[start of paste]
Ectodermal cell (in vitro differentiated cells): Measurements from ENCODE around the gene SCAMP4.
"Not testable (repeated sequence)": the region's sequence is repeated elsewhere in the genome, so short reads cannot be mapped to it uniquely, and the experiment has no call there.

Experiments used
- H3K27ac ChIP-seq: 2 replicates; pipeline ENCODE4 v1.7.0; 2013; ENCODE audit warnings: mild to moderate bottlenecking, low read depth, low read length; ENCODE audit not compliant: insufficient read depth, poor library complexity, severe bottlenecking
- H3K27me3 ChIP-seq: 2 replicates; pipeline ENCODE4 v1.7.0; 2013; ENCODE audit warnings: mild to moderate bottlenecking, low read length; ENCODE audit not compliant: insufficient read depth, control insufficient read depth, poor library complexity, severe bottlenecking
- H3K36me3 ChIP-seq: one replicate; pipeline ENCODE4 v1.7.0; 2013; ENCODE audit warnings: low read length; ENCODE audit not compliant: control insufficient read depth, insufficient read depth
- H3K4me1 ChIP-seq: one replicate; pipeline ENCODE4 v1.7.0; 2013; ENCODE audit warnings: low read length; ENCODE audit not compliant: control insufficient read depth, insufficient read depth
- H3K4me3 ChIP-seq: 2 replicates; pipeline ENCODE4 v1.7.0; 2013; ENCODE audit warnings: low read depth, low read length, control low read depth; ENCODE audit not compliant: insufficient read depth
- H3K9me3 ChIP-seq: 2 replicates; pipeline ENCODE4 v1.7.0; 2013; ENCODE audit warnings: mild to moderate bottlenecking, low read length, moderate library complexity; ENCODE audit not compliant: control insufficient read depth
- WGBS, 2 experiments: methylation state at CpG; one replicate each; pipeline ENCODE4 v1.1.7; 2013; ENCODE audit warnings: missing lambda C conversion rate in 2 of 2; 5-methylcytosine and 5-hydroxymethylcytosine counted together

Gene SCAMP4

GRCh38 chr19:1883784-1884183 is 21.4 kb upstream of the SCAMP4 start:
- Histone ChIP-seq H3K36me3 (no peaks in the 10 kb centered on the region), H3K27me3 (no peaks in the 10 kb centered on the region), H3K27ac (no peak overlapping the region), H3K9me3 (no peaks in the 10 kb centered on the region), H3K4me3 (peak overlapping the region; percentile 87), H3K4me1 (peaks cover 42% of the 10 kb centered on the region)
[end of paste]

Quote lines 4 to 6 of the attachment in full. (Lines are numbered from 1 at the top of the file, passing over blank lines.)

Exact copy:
- H3K27ac ChIP-seq: 2 replicates; pipeline ENCODE4 v1.7.0; 2013; ENCODE audit warnings: mild to moderate bottlenecking, low read depth, low read length; ENCODE audit not compliant: insufficient read depth, poor library complexity, severe bottlenecking
- H3K27me3 ChIP-seq: 2 replicates; pipeline ENCODE4 v1.7.0; 2013; ENCODE audit warnings: mild to moderate bottlenecking, low read length; ENCODE audit not compliant: insufficient read depth, control insufficient read depth, poor library complexity, severe bottlenecking
- H3K36me3 ChIP-seq: one replicate; pipeline ENCODE4 v1.7.0; 2013; ENCODE audit warnings: low read length; ENCODE audit not compliant: control insufficient read depth, insufficient read depth